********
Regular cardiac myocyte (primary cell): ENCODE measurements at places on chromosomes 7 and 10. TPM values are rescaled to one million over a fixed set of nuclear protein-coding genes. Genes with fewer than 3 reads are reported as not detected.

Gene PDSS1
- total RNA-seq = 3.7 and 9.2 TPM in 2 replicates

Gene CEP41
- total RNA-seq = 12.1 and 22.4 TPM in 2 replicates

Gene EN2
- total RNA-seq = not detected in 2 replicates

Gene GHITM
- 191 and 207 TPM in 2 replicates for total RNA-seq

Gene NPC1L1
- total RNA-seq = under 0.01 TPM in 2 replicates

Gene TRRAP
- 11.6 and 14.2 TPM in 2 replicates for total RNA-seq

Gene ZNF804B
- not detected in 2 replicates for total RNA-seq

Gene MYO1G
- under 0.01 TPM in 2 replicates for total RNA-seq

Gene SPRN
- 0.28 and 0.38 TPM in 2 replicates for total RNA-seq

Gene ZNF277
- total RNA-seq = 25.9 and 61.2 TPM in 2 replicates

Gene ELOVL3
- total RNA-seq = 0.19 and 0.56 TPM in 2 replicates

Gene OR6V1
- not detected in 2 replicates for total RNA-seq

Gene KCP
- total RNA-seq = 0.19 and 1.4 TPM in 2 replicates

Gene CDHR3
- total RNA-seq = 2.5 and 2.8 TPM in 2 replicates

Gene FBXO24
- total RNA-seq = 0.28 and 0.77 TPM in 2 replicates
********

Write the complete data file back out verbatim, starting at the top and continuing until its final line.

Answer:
Regular cardiac myocyte (primary cell): ENCODE measurements at places on chromosomes 7 and 10. TPM values are rescaled to one million over a fixed set of nuclear protein-coding genes. Genes with fewer than 3 reads are reported as not detected.

Gene PDSS1
- total RNA-seq = 3.7 and 9.2 TPM in 2 replicates

Gene CEP41
- total RNA-seq = 12.1 and 22.4 TPM in 2 replicates

Gene EN2
- total RNA-seq = not detected in 2 replicates

Gene GHITM
- 191 and 207 TPM in 2 replicates for total RNA-seq

Gene NPC1L1
- total RNA-seq = under 0.01 TPM in 2 replicates

Gene TRRAP
- 11.6 and 14.2 TPM in 2 replicates for total RNA-seq

Gene ZNF804B
- not detected in 2 replicates for total RNA-seq

Gene MYO1G
- under 0.01 TPM in 2 replicates for total RNA-seq

Gene SPRN
- 0.28 and 0.38 TPM in 2 replicates for total RNA-seq

Gene ZNF277
- total RNA-seq = 25.9 and 61.2 TPM in 2 replicates

Gene ELOVL3
- total RNA-seq = 0.19 and 0.56 TPM in 2 replicates

Gene OR6V1
- not detected in 2 replicates for total RNA-seq

Gene KCP
- total RNA-seq = 0.19 and 1.4 TPM in 2 replicates

Gene CDHR3
- total RNA-seq = 2.5 and 2.8 TPM in 2 replicates

Gene FBXO24
- total RNA-seq = 0.28 and 0.77 TPM in 2 replicates